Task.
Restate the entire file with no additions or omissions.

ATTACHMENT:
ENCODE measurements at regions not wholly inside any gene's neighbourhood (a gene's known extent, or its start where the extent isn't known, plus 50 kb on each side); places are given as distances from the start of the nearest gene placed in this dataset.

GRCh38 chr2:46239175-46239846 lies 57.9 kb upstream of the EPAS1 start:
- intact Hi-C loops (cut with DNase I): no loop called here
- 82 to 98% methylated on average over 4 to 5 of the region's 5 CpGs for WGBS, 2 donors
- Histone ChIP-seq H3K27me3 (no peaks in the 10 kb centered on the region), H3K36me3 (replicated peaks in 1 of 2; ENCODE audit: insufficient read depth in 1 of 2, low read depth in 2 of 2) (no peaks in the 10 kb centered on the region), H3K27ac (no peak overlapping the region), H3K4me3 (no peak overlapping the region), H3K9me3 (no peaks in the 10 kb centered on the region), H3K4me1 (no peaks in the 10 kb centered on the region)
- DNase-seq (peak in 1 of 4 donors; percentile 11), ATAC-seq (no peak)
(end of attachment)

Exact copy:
ENCODE measurements at regions not wholly inside any gene's neighbourhood (a gene's known extent, or its start where the extent isn't known, plus 50 kb on each side); places are given as distances from the start of the nearest gene placed in this dataset.

GRCh38 chr2:46239175-46239846 lies 57.9 kb upstream of the EPAS1 start:
- intact Hi-C loops (cut with DNase I): no loop called here
- 82 to 98% methylated on average over 4 to 5 of the region's 5 CpGs for WGBS, 2 donors
- Histone ChIP-seq H3K27me3 (no peaks in the 10 kb centered on the region), H3K36me3 (replicated peaks in 1 of 2; ENCODE audit: insufficient read depth in 1 of 2, low read depth in 2 of 2) (no peaks in the 10 kb centered on the region), H3K27ac (no peak overlapping the region), H3K4me3 (no peak overlapping the region), H3K9me3 (no peaks in the 10 kb centered on the region), H3K4me1 (no peaks in the 10 kb centered on the region)
- DNase-seq (peak in 1 of 4 donors; percentile 11), ATAC-seq (no peak)